Sandra Kay Battista; Joan Renee Taylor; Douglas Fabbri; Laurie Lou Chandler; Sherry Leysen; Karen A. Marino; Patsy D. Thompson; Bobbie J. Mcneil; Mary Marsicano; Shirley A. Van Buskirk; Erika Rivero; Robert B. Faternick; Donald J. Bruyn; Annette Hanson; Julie C. Mazo; Constandeanna Elenie Wright; Glenda C. Moberg; Pamela A. Fairchild; Rebecca L. Smith; Cathy Lynn Fulton-maloney; Harold Richard Norbrothendeborah Jane Tafoya; Carmen Razo; Robertedward Steele; David S. Gordon; Linda Susan Aubin; Gilbert Fonseca; Mary Kellogg; Lisa M. Kelsey; Laura Lilly; Carole Meyers; James W. Pilgrim; Sarah E. Rodriguez; Nancy L. Shipman; Shawn Alison Shoemaker; Donna Smith; Jackie Todd; Courtney Wight; Cheryl C. Zweber; Carol Ann Okon; Lois A. Marcus; James L. Lauritzen; Valerie A. Hussey; Roberta L. Facchina; Ina Hahn; Diane Jo Allen; Tracy A. Allen; Carol Dignard; Hasmik Keyribaryan; Cathy Kiaha; George Klasser; Evodio Medina; Violette Naaman; Kimberly Jo Oliva; Hasmik Pashaie; Susan J. Rossi; Maria Del Carmen Contreras; John U. Crandall, Iii; Jan M. Eisenbeisz; Kyle Lance Miller, Plaintiffs-appellants, v. Federal Deposit Insurance Corporation, Appointed Receiver of Bank of Newport, a Failed Depository Institution, Defendant-appellee, 195 F.3d 1113 (9th Cir. 1999)Annotate this Case
James Toledano, Toledano & Wald, Irvine, California, for the plaintiffs-appellants.
Roberta H. Clark, Federal Deposit Insurance Corporation, Washington, D.C., for the defendant-appellee.
Appeal from the United States District Court for the Central District of California; Gary L. Taylor, District Judge, Presiding. D.C. No. CV 95-00017 GLT
Before: Robert Boochever, Diarmuid F. O'Scannlain, and A. Wallace Tashima, Circuit Judges.
TASHIMA, Circuit Judge:
Sandra Kay Battista and other former employees (collectively "Battista" or "employees") of the Bank of Newport ("Bank") appeal an order of the district court that permitted the Federal Deposit Insurance Corporation ("FDIC") to pay a judgment to the employees in receiver's certificates rather than in cash. The employees also appeal the district court's refusal to award prejudgment interest. We have jurisdiction under 28 U.S.C. S 1291, and we affirm.
The Bank, a financial institution insured by the FDIC, had a severance policy that provided severance and separation payments to employees terminated without just cause. In 1994, the California Superintendent of Banks declared the Bank insolvent and the FDIC was appointed its receiver. Pursuant to its authority under the Financial Institutions Reform, Recovery and Enforcement Act of 1989 ("FIRREA"), the FDIC repudiated the employees' contracts, including the agreements regarding severance and separation payments. The employees timely filed claims with the FDIC for their severance and separation payments, which the FDIC disallowed.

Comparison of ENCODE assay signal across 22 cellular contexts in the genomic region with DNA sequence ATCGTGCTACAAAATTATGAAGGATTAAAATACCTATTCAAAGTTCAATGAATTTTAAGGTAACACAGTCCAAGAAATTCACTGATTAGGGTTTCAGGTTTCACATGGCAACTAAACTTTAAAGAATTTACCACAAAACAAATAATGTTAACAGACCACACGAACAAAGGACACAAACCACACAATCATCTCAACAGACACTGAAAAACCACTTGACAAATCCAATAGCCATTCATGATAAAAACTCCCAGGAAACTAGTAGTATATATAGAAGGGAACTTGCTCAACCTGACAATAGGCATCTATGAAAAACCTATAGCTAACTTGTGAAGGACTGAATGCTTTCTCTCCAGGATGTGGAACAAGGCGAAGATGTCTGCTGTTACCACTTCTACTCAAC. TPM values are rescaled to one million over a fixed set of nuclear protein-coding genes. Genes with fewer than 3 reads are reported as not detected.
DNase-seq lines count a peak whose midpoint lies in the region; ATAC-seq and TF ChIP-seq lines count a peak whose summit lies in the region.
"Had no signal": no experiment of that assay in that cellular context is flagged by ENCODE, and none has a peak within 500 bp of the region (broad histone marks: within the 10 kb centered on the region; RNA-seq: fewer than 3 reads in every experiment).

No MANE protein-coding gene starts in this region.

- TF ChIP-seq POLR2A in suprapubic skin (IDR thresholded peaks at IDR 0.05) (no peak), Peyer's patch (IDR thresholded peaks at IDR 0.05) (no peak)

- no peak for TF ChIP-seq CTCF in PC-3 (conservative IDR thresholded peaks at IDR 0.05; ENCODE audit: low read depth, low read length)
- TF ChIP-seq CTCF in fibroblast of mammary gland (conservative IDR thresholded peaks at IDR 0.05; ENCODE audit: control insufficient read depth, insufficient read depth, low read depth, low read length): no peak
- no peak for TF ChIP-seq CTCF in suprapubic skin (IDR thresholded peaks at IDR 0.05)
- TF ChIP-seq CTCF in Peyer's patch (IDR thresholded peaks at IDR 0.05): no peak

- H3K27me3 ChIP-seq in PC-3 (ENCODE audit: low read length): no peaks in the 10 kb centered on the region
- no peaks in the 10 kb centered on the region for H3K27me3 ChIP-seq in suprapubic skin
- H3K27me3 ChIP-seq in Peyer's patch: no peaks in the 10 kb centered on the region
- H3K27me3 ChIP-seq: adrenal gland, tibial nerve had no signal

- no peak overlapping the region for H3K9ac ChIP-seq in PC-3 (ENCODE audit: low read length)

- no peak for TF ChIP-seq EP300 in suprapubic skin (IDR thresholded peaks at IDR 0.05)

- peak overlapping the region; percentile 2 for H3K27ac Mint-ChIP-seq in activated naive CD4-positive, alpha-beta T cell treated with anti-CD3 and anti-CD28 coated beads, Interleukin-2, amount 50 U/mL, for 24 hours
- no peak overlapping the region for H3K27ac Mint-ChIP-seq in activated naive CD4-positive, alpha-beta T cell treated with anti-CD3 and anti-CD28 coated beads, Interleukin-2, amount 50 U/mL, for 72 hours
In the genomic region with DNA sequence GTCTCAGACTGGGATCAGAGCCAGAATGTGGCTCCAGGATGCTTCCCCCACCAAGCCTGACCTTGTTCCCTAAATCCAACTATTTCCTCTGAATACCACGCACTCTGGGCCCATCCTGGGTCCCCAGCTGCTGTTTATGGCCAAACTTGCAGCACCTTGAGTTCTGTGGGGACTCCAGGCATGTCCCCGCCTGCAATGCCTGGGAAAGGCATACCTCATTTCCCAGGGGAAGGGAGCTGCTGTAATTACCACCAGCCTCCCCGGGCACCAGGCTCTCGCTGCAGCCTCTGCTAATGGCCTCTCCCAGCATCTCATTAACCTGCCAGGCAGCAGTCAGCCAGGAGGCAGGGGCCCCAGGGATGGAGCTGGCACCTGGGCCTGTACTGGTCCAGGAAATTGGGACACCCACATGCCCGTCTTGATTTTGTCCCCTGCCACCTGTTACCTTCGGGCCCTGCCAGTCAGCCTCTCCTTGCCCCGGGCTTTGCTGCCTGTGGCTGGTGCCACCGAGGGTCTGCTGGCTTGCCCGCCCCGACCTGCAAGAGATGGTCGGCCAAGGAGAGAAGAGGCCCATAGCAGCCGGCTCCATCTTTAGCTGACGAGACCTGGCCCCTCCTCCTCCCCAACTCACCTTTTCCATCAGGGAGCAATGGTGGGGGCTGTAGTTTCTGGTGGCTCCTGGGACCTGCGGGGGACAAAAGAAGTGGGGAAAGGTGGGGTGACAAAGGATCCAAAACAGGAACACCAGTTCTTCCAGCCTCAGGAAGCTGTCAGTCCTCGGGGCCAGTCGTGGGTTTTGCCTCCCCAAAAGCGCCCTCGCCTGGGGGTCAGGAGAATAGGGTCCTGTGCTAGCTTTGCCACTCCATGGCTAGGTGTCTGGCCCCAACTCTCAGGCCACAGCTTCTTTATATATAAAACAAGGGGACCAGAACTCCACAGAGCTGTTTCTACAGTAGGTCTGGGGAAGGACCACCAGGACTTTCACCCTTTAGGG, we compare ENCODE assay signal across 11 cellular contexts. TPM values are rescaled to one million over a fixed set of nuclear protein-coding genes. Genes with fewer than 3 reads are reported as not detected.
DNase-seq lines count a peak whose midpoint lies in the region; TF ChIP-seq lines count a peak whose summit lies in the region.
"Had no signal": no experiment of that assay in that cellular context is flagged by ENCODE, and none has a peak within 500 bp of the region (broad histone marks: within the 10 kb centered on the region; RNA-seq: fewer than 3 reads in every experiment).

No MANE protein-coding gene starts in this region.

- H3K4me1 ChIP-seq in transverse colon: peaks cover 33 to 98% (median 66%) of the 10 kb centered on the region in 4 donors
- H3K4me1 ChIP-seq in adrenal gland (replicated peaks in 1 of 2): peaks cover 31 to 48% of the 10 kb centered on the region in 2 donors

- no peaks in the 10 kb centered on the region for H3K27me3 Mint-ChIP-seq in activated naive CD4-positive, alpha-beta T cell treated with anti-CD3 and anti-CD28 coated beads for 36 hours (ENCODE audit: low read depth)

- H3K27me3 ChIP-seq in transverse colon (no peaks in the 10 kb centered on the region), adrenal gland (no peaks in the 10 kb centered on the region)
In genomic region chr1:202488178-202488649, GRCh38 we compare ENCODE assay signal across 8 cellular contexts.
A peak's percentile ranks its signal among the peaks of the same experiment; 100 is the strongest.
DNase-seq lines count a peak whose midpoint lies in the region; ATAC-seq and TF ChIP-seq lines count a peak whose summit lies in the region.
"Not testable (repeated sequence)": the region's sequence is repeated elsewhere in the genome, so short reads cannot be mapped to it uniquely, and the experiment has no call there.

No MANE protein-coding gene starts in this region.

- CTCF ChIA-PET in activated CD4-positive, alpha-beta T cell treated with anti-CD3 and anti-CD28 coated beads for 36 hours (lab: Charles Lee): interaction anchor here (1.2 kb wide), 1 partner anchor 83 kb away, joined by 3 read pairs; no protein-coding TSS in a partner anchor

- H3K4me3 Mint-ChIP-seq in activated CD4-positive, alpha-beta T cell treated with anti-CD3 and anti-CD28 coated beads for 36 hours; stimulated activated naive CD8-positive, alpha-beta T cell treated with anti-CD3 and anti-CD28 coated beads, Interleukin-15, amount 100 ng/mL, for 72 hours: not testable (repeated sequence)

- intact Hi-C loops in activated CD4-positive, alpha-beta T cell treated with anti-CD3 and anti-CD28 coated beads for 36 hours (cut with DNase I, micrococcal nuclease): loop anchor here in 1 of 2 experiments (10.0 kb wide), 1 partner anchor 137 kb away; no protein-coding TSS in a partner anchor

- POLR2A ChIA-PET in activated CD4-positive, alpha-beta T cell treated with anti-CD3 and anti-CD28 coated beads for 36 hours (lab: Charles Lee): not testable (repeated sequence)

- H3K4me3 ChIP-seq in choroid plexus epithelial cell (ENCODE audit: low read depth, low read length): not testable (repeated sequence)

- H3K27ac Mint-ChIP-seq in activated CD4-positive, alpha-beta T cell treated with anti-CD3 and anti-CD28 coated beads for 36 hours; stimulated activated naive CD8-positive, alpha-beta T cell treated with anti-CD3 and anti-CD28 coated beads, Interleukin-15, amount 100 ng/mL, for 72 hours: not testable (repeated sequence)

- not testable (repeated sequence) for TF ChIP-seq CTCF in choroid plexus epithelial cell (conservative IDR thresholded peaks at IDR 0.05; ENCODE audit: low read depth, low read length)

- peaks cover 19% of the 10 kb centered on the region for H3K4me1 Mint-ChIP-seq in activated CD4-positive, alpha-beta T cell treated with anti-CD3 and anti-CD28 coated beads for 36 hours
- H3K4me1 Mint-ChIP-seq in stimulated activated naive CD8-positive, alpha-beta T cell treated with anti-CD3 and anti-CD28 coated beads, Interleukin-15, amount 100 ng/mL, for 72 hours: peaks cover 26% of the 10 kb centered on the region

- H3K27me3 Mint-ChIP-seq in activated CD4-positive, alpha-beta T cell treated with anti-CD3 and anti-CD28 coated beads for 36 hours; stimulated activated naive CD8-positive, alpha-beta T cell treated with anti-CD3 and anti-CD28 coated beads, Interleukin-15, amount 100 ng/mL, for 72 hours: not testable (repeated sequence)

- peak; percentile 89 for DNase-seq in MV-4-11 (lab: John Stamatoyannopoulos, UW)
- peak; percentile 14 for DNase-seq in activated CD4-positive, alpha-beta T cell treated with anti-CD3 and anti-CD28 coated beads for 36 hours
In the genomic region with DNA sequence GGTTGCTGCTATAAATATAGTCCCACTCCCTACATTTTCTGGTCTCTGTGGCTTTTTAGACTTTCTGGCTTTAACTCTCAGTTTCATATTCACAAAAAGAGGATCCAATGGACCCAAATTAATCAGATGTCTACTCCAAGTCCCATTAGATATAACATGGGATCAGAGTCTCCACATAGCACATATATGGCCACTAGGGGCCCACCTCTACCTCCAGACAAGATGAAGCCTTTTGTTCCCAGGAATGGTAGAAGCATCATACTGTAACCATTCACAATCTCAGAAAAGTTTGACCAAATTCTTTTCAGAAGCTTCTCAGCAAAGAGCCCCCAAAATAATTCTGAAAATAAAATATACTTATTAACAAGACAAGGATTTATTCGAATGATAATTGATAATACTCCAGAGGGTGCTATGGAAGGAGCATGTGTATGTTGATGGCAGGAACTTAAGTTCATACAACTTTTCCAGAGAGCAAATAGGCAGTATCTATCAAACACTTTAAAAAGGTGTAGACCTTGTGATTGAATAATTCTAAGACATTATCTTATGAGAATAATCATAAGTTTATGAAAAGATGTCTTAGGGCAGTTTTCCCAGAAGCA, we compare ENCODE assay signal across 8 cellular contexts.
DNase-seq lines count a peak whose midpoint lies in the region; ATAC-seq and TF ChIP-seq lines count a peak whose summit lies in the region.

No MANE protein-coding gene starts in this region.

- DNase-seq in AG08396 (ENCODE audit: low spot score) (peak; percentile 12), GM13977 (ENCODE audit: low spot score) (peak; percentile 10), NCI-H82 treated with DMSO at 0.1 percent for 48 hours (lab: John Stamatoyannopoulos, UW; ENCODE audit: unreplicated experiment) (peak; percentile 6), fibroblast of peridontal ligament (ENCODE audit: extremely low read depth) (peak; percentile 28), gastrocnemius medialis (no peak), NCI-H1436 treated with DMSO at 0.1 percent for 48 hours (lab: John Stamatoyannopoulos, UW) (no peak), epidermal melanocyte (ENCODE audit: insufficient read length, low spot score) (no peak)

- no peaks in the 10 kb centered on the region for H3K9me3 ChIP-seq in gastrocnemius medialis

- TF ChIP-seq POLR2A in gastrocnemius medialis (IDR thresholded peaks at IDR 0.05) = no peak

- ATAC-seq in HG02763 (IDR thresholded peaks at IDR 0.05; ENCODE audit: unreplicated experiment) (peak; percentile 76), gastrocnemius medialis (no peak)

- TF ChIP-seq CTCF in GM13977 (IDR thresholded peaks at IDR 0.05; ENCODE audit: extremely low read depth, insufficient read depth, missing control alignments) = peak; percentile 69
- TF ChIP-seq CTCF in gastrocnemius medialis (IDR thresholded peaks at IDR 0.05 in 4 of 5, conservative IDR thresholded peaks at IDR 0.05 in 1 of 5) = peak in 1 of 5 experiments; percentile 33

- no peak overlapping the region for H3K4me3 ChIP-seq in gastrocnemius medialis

The employees brought suit against the FDIC seeking damages for their severance and separation pay, interest, and attorney's fees and costs. The parties entered into a Stipulated Pretrial Conference Order, in which they stipulated that a trial of the facts was unnecessary. In addition to agreeing on a number of facts, the parties stipulated to the FDIC's authority to repudiate the severance and separation pay agreements under FIRREA and to the resulting liability of the FDIC, as receiver, for damages under 12 U.S.C. S 1821(e) (3).1 Two issues remained: (1) whether the employees were entitled to payment of the judgment in cash rather than in receiver's certificates; and (2) whether the FDIC was liable for prejudgment interest on the employees' damages.2
The district court subsequently granted the FDIC's motion that it be allowed to satisfy the judgment by payment with receiver's certificates and that the employees were not entitled to prejudgment interest, and entered judgment against the FDIC.3 The employees timely appealed.
The interpretation of a statute is a question of law reviewed de novo. SeeAlexander v. Glickman, 139 F.3d 733, 735 (9th Cir. 1998). Whether prejudgment interest is permitted is a question of law reviewed de novo. See Hopi Tribe v. Navajo Tribe, 46 F.3d 908, 921 (9th Cir. 1995).
Congress enacted FIRREA in 1989 in response to the nation's banking crisis. See Sharpe v. FDIC, 126 F.3d 1147, 1154 (9th Cir. 1997). The statute "allows the FDIC to act as receiver or conservator of a failed institution for the protection of depositors and creditors," id., establishing a scheme for dealing with claims against the failed institution.
Section 1821(d) of FIRREA outlines the powers and duties of the FDIC as conservator or receiver, authorizing the agency to, inter alia, determine and pay claims against the financial institution in accordance with the subsection's requirements. Subsections 1821(d) (3)-(6) set forth the procedures for the determination of claims, and S 1821(d) (11) establishes a distribution priority for claims to the financial institution's assets.